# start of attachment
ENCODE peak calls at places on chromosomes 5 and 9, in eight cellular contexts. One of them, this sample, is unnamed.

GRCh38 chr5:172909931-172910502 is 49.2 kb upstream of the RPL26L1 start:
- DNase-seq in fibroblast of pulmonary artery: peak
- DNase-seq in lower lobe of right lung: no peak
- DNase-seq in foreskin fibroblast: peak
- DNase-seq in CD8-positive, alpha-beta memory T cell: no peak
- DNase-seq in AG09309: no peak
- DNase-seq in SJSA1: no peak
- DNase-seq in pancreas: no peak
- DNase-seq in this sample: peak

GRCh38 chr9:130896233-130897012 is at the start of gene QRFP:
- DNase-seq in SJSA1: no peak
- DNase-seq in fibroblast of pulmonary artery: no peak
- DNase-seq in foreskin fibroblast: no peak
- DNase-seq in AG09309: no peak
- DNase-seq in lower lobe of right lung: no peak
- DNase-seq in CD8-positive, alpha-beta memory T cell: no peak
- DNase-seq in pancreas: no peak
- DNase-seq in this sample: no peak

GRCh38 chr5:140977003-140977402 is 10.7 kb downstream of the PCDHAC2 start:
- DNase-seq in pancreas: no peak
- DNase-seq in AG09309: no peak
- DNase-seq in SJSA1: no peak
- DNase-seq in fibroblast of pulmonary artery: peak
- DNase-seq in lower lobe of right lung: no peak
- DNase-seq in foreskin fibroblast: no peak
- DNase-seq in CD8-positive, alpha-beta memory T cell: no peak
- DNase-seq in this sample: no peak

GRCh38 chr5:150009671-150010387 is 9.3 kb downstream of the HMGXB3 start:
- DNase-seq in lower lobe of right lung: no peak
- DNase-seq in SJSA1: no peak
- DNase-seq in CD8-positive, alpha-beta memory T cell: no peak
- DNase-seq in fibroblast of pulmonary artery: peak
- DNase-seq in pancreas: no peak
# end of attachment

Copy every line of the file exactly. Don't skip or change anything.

ENCODE peak calls at places on chromosomes 5 and 9, in eight cellular contexts. One of them, this sample, is unnamed.

GRCh38 chr5:172909931-172910502 is 49.2 kb upstream of the RPL26L1 start:
- DNase-seq in fibroblast of pulmonary artery: peak
- DNase-seq in lower lobe of right lung: no peak
- DNase-seq in foreskin fibroblast: peak
- DNase-seq in CD8-positive, alpha-beta memory T cell: no peak
- DNase-seq in AG09309: no peak
- DNase-seq in SJSA1: no peak
- DNase-seq in pancreas: no peak
- DNase-seq in this sample: peak

GRCh38 chr9:130896233-130897012 is at the start of gene QRFP:
- DNase-seq in SJSA1: no peak
- DNase-seq in fibroblast of pulmonary artery: no peak
- DNase-seq in foreskin fibroblast: no peak
- DNase-seq in AG09309: no peak
- DNase-seq in lower lobe of right lung: no peak
- DNase-seq in CD8-positive, alpha-beta memory T cell: no peak
- DNase-seq in pancreas: no peak
- DNase-seq in this sample: no peak

GRCh38 chr5:140977003-140977402 is 10.7 kb downstream of the PCDHAC2 start:
- DNase-seq in pancreas: no peak
- DNase-seq in AG09309: no peak
- DNase-seq in SJSA1: no peak
- DNase-seq in fibroblast of pulmonary artery: peak
- DNase-seq in lower lobe of right lung: no peak
- DNase-seq in foreskin fibroblast: no peak
- DNase-seq in CD8-positive, alpha-beta memory T cell: no peak
- DNase-seq in this sample: no peak

GRCh38 chr5:150009671-150010387 is 9.3 kb downstream of the HMGXB3 start:
- DNase-seq in lower lobe of right lung: no peak
- DNase-seq in SJSA1: no peak
- DNase-seq in CD8-positive, alpha-beta memory T cell: no peak
- DNase-seq in fibroblast of pulmonary artery: peak
- DNase-seq in pancreas: no peak